Plant canopy radiation-use efficiency (RUE), defined as unit of dry biomass produced per unit of absorbed photosynthetically active radiation (APAR), has been widely studied both in experimental and theoretical contexts because the use of this relationship greatly simplifies estimating biomass production in plant growth models. Previous studies have indicated that RUE may be sensitive to changes in the fractions of diffuse and direct radiation; RUE has been shown experimentally to increase under conditions of increased diffuse light caused either by atmospheric conditions or by shading from other plants in intercrops. Therefore, we hypothesized that weed species RUE would be greater for weeds grown in mixed weed–crop communities than for weeds grown in more uniform and less dense monotypic communities. To address this question, field experiments were conducted during 2001 and 2002 to determine the vegetative-stage RUE of giant ragweed, velvetleaf, woolly cupgrass, and wild-proso millet grown in monotypic communities or in corn. ANOVA indicated that the effect of community type on RUE was significant (P < 0.0001) and that the interaction between species and year effects was significant (P = 0.0152). Paired comparisons showed that giant ragweed RUE differed from velvetleaf RUE in 2001 (P = 0.0381) and that giant ragweed RUE differed between years (P = 0.0455). Pooled across species types and years, RUE was approximately 50% greater for weeds grown in weed–corn communities than for weeds grown in monotypic communities. These results indicate that more complex canopy architecture in mixed-species communities (i.e., greater total leaf area index [LAI] and heterogeneity of height among individuals) was associated with greater weed RUE. Including weed RUE response to the competitive environment may be one approach to improving the predictive accuracy of process-based growth models for weed biomass accumulation in mixed-species communities.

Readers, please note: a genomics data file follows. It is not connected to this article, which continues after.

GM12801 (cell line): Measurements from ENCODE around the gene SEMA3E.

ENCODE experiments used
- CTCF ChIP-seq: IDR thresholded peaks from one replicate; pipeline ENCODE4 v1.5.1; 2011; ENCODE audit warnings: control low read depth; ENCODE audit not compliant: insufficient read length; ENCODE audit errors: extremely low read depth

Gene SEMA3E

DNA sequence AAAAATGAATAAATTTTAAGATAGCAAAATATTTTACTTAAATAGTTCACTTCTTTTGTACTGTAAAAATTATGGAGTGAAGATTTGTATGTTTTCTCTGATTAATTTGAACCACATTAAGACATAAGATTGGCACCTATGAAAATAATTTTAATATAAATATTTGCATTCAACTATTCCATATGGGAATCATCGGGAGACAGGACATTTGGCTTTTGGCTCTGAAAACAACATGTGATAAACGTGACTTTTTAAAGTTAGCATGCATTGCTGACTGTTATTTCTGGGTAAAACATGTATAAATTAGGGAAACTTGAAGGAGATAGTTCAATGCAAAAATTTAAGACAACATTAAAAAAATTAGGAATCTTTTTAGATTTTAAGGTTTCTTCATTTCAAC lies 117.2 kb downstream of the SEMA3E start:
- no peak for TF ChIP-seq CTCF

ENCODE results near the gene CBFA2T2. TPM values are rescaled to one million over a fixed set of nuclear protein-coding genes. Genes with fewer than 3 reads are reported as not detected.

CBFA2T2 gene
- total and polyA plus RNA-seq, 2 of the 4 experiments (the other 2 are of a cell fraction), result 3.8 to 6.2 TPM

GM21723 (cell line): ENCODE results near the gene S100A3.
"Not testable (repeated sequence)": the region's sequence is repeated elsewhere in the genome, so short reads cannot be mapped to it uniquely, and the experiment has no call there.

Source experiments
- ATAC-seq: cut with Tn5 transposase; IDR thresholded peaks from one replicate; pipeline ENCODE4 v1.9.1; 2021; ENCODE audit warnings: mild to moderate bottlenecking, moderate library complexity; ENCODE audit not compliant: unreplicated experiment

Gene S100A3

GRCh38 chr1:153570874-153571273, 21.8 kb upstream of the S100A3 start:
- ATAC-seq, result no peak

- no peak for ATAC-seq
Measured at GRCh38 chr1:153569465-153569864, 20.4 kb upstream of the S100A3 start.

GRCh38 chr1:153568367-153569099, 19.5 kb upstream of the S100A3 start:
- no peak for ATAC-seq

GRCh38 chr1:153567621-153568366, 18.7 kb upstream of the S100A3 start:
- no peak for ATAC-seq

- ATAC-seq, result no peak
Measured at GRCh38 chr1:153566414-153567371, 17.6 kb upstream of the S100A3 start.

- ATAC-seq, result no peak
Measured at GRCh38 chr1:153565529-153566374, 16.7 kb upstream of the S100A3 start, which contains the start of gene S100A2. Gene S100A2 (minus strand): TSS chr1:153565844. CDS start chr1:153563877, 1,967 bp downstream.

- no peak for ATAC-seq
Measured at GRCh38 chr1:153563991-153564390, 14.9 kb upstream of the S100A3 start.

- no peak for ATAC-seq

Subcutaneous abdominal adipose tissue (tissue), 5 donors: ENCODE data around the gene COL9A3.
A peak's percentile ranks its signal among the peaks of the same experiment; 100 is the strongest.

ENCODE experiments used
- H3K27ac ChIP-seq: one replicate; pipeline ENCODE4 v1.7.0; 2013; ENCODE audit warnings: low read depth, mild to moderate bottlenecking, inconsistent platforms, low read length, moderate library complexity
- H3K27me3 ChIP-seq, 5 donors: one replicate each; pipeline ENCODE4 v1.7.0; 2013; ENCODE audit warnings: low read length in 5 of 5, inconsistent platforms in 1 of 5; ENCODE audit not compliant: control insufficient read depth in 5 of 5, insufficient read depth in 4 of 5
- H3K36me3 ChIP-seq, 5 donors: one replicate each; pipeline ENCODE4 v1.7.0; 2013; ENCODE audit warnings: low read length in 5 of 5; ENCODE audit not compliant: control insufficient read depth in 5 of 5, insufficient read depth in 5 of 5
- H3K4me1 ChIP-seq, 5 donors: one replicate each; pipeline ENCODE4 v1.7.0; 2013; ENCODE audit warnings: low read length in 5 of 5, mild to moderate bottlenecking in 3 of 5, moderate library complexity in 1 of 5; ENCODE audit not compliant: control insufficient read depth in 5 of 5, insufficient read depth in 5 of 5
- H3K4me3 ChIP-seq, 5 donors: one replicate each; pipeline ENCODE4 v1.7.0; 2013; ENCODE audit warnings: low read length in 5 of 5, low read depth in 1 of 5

Nomenclature: Giant Ragweed, Ambrosia trifida L. AMBTR; velvetleaf, Abutilon theophrasti Medik. ABUTH; wild-proso millet, Panicum miliaceum L. PANMI; woolly cupgrass, Eriochloa villosa (Thunb.) Kunth ERBVI; corn, Zea mays L. ‘Dekalb DK493’.